Motivating Effort In Contributing to Public Goods Inside Organizations: Field Experimental Evidence
We investigate the factors driving workers’ decisions to generate public goods inside an organization through a randomized solicitation of workplace improvement proposals in a medical center with 1200 employees. We find that pecuniary incentives, such as winning a prize, generate a threefold increase in participation compared to non-pecuniary incentives alone, such as prestige or recognition. Participation is also increased by a solicitation appealing to improving the workplace. However, emphasizing the patient mission of the organization led to countervailing effects on participation. Overall, these results are consistent with workers having multiple underlying motivations to contribute to public goods inside the organization consisting of a combination of pecuniary and altruistic incentives associated with the mission of the organization.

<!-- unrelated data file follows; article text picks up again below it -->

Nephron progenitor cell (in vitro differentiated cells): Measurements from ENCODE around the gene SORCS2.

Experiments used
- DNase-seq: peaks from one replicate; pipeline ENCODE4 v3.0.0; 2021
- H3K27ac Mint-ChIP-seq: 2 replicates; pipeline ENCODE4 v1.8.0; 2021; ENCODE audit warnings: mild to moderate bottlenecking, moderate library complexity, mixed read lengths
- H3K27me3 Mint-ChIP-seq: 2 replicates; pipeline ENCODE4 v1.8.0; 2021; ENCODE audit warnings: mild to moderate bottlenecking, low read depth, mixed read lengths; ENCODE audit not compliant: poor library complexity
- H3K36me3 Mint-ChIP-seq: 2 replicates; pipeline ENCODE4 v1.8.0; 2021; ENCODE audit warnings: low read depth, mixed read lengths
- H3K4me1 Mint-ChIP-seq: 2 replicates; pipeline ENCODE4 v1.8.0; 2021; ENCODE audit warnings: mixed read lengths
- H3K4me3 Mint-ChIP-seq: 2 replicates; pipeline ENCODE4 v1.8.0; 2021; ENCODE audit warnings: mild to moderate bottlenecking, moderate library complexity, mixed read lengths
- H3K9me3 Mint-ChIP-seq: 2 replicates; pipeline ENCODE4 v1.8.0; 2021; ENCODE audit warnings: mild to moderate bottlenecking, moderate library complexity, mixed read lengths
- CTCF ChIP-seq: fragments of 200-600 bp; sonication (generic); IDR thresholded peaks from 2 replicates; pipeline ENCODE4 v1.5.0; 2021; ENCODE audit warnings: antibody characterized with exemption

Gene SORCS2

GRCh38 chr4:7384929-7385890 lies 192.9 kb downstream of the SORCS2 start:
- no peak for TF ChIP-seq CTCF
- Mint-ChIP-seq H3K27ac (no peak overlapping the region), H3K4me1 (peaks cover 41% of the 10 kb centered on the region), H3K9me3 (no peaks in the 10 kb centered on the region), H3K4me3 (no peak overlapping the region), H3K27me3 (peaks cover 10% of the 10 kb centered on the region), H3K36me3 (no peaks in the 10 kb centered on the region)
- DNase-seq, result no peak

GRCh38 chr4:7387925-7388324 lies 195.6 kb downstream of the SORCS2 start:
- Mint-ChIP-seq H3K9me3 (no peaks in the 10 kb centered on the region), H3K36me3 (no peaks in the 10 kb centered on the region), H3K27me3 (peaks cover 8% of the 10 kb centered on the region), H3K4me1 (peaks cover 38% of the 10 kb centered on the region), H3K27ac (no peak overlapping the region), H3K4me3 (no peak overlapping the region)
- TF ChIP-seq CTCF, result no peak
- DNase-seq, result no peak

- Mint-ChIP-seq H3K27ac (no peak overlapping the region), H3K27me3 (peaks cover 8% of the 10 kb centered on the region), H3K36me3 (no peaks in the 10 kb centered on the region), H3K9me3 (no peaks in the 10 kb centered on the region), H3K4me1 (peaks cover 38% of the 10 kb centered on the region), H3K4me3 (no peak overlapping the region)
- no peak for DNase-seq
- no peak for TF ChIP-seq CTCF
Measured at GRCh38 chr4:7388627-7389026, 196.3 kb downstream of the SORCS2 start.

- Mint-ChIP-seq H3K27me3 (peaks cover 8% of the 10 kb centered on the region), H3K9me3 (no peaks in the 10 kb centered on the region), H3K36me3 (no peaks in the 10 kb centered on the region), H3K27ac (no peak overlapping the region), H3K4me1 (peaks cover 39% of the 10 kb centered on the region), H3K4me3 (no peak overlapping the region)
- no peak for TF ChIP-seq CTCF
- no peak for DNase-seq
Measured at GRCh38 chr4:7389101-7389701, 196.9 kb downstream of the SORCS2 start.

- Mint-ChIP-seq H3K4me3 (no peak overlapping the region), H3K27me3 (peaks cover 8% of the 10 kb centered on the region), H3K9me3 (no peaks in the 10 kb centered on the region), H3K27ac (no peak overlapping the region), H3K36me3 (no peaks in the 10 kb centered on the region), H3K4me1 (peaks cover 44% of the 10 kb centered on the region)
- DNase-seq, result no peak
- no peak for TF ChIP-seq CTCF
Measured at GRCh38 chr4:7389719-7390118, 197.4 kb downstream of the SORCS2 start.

We gratefully acknowledge the financial support of the MacArthur Foundation (Opening Governance Network), NASA Tournament Lab, and the Harvard Business School Division of Faculty Research and Development. This project would not have been possible without the support of Eric Isselbacher, Julia Jackson, Maulik Majmudar and Perry Band from the Massachusetts General Hospital’s Healthcare Transformation Lab. The views expressed herein are those of the authors and do not necessarily reflect the views of the National Bureau of Economic Research.